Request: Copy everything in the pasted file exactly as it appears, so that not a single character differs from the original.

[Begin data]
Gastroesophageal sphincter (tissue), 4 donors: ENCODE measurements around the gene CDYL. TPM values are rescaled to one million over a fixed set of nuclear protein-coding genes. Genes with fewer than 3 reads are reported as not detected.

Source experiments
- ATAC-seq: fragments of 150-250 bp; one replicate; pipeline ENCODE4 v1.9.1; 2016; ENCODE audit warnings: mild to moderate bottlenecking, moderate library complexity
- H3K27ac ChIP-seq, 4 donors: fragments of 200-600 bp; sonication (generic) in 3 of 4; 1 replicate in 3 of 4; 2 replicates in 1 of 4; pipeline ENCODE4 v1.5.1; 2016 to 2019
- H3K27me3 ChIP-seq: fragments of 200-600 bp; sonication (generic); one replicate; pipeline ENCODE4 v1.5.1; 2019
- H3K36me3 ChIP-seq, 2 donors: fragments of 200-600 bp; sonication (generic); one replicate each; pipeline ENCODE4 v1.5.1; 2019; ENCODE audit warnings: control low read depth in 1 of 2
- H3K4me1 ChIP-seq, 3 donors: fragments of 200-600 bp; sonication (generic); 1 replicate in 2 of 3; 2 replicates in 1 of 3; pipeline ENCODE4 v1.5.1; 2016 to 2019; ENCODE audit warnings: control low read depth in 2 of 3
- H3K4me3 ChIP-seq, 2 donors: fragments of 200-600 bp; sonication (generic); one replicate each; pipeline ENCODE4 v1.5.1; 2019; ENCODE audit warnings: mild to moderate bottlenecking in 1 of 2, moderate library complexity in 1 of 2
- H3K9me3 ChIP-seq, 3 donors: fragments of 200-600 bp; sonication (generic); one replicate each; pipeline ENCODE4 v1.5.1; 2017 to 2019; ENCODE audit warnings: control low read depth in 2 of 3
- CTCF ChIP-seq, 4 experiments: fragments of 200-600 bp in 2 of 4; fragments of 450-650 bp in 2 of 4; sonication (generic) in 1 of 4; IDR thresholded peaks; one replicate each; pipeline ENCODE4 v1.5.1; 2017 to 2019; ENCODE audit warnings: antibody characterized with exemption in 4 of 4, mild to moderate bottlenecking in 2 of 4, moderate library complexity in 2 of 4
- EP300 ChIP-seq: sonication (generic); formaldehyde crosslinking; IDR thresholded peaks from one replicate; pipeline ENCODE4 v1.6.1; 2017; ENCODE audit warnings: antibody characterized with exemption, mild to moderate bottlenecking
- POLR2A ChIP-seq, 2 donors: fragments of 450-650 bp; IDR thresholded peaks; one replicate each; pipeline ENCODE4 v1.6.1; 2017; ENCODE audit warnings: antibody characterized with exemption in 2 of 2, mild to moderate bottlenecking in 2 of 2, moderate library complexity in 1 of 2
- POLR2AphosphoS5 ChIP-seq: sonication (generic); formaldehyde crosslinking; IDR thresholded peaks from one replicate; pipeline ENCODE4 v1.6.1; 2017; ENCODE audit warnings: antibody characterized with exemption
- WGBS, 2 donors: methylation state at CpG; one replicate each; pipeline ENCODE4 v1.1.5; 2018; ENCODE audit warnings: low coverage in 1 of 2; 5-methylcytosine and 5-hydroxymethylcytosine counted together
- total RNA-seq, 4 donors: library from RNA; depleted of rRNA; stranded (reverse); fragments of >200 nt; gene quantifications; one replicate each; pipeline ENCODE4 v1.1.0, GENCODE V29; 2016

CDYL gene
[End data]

Gastroesophageal sphincter (tissue), 4 donors: ENCODE measurements around the gene CDYL. TPM values are rescaled to one million over a fixed set of nuclear protein-coding genes. Genes with fewer than 3 reads are reported as not detected.

Source experiments
- ATAC-seq: fragments of 150-250 bp; one replicate; pipeline ENCODE4 v1.9.1; 2016; ENCODE audit warnings: mild to moderate bottlenecking, moderate library complexity
- H3K27ac ChIP-seq, 4 donors: fragments of 200-600 bp; sonication (generic) in 3 of 4; 1 replicate in 3 of 4; 2 replicates in 1 of 4; pipeline ENCODE4 v1.5.1; 2016 to 2019
- H3K27me3 ChIP-seq: fragments of 200-600 bp; sonication (generic); one replicate; pipeline ENCODE4 v1.5.1; 2019
- H3K36me3 ChIP-seq, 2 donors: fragments of 200-600 bp; sonication (generic); one replicate each; pipeline ENCODE4 v1.5.1; 2019; ENCODE audit warnings: control low read depth in 1 of 2
- H3K4me1 ChIP-seq, 3 donors: fragments of 200-600 bp; sonication (generic); 1 replicate in 2 of 3; 2 replicates in 1 of 3; pipeline ENCODE4 v1.5.1; 2016 to 2019; ENCODE audit warnings: control low read depth in 2 of 3
- H3K4me3 ChIP-seq, 2 donors: fragments of 200-600 bp; sonication (generic); one replicate each; pipeline ENCODE4 v1.5.1; 2019; ENCODE audit warnings: mild to moderate bottlenecking in 1 of 2, moderate library complexity in 1 of 2
- H3K9me3 ChIP-seq, 3 donors: fragments of 200-600 bp; sonication (generic); one replicate each; pipeline ENCODE4 v1.5.1; 2017 to 2019; ENCODE audit warnings: control low read depth in 2 of 3
- CTCF ChIP-seq, 4 experiments: fragments of 200-600 bp in 2 of 4; fragments of 450-650 bp in 2 of 4; sonication (generic) in 1 of 4; IDR thresholded peaks; one replicate each; pipeline ENCODE4 v1.5.1; 2017 to 2019; ENCODE audit warnings: antibody characterized with exemption in 4 of 4, mild to moderate bottlenecking in 2 of 4, moderate library complexity in 2 of 4
- EP300 ChIP-seq: sonication (generic); formaldehyde crosslinking; IDR thresholded peaks from one replicate; pipeline ENCODE4 v1.6.1; 2017; ENCODE audit warnings: antibody characterized with exemption, mild to moderate bottlenecking
- POLR2A ChIP-seq, 2 donors: fragments of 450-650 bp; IDR thresholded peaks; one replicate each; pipeline ENCODE4 v1.6.1; 2017; ENCODE audit warnings: antibody characterized with exemption in 2 of 2, mild to moderate bottlenecking in 2 of 2, moderate library complexity in 1 of 2
- POLR2AphosphoS5 ChIP-seq: sonication (generic); formaldehyde crosslinking; IDR thresholded peaks from one replicate; pipeline ENCODE4 v1.6.1; 2017; ENCODE audit warnings: antibody characterized with exemption
- WGBS, 2 donors: methylation state at CpG; one replicate each; pipeline ENCODE4 v1.1.5; 2018; ENCODE audit warnings: low coverage in 1 of 2; 5-methylcytosine and 5-hydroxymethylcytosine counted together
- total RNA-seq, 4 donors: library from RNA; depleted of rRNA; stranded (reverse); fragments of >200 nt; gene quantifications; one replicate each; pipeline ENCODE4 v1.1.0, GENCODE V29; 2016

CDYL gene